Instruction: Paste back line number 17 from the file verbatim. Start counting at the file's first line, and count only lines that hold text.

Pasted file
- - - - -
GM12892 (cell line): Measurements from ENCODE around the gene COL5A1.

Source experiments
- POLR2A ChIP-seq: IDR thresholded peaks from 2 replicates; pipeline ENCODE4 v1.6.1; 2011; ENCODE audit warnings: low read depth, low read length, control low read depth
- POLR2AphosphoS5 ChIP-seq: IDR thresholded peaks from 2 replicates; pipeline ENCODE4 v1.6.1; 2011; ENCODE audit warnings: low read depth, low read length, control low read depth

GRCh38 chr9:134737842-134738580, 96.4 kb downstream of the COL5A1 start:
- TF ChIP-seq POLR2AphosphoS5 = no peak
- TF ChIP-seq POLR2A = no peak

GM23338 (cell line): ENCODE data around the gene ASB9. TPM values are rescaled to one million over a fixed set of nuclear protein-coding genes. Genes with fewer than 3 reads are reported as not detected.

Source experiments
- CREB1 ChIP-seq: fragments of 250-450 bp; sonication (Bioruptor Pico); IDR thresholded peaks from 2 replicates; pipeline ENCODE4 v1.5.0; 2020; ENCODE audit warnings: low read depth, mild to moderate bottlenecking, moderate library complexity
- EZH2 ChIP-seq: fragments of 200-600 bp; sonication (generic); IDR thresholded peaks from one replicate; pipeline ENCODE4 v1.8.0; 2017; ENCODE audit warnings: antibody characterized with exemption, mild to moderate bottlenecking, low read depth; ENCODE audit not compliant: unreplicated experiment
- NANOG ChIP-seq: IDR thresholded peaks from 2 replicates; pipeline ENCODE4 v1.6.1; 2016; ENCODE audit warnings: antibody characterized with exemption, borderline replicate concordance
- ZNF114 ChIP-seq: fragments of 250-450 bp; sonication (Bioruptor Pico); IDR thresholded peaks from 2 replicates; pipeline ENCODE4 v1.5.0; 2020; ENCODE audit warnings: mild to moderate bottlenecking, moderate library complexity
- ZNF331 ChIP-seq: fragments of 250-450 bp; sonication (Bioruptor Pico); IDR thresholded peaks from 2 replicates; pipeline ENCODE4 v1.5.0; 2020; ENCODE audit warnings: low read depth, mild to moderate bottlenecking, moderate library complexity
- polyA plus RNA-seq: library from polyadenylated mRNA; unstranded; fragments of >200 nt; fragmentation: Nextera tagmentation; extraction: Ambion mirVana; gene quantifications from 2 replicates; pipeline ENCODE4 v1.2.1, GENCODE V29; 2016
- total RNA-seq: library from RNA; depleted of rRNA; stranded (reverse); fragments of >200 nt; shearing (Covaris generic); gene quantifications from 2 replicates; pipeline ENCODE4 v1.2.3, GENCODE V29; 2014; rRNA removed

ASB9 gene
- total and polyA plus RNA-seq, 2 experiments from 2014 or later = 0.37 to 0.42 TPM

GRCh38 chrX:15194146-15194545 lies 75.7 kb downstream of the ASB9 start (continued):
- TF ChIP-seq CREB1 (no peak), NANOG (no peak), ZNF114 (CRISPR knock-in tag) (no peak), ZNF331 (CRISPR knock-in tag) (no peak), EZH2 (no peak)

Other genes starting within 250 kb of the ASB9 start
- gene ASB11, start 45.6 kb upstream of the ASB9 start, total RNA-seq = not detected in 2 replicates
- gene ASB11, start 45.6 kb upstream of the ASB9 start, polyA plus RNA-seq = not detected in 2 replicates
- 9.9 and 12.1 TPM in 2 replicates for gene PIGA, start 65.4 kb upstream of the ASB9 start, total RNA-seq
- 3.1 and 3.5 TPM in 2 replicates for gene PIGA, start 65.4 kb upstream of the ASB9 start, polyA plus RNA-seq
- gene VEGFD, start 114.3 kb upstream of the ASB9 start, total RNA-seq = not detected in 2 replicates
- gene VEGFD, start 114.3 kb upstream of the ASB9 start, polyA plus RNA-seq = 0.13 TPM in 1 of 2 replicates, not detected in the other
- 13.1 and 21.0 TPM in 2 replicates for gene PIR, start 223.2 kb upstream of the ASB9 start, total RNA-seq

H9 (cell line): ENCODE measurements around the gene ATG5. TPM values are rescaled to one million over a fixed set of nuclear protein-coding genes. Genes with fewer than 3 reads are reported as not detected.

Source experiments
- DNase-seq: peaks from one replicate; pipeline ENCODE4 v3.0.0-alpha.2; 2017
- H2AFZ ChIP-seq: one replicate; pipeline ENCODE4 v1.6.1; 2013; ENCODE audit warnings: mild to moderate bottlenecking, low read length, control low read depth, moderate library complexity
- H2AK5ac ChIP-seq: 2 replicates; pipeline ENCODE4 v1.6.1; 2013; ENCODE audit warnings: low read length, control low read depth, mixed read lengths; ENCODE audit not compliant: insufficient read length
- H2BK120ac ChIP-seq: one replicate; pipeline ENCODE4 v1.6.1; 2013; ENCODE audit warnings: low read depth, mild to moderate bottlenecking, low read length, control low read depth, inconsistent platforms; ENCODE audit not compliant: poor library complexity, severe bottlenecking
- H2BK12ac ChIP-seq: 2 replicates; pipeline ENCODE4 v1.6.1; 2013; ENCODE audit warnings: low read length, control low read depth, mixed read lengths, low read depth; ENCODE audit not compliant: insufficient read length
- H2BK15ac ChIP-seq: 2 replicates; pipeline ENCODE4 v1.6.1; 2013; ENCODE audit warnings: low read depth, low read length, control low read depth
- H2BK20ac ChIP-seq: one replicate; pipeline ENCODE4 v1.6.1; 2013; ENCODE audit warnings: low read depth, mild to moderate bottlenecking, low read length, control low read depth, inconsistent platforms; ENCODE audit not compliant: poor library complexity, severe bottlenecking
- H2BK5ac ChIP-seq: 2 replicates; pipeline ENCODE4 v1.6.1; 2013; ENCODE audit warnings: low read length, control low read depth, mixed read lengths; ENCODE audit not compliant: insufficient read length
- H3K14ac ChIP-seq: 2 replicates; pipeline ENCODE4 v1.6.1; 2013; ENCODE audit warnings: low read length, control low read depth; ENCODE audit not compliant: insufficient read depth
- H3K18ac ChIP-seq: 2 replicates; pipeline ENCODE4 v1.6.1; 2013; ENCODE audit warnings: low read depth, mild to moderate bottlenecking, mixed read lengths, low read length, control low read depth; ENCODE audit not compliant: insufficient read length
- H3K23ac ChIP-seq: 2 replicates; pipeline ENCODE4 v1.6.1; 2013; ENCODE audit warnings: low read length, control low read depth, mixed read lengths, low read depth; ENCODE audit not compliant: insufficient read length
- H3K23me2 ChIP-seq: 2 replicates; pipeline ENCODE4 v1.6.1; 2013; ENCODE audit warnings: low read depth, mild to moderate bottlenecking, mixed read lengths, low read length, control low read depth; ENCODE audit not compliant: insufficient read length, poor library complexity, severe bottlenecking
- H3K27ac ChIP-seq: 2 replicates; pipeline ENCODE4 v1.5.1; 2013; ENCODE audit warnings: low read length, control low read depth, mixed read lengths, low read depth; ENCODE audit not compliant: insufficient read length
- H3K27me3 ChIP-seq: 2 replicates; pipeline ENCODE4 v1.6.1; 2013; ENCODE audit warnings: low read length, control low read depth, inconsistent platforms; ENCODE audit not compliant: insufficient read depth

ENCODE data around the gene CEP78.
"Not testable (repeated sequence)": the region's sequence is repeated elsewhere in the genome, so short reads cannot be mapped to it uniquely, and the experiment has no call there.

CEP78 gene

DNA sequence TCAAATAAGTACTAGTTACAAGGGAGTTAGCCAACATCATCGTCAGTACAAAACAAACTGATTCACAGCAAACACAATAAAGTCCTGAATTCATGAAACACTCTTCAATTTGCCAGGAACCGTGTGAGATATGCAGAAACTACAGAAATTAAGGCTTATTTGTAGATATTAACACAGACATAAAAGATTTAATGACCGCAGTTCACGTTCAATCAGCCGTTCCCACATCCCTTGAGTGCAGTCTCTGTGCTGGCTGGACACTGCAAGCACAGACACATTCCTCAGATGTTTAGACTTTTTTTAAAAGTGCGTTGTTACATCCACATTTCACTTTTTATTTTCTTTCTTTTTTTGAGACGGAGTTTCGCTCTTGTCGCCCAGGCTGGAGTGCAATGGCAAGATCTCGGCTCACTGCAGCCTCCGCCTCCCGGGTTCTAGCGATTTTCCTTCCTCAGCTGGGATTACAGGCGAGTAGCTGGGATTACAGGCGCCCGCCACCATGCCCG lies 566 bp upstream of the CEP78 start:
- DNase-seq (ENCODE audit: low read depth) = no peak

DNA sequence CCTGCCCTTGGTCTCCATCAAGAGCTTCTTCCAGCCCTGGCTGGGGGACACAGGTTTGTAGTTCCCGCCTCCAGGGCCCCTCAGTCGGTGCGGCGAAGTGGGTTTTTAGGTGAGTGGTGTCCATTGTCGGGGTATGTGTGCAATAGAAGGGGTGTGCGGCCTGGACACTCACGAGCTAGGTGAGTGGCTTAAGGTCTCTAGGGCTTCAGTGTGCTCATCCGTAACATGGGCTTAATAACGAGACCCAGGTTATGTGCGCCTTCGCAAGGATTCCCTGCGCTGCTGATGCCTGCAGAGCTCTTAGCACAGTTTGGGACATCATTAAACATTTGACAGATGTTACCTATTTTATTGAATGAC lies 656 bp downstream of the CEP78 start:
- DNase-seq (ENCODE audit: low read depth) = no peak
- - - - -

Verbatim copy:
ASB9 gene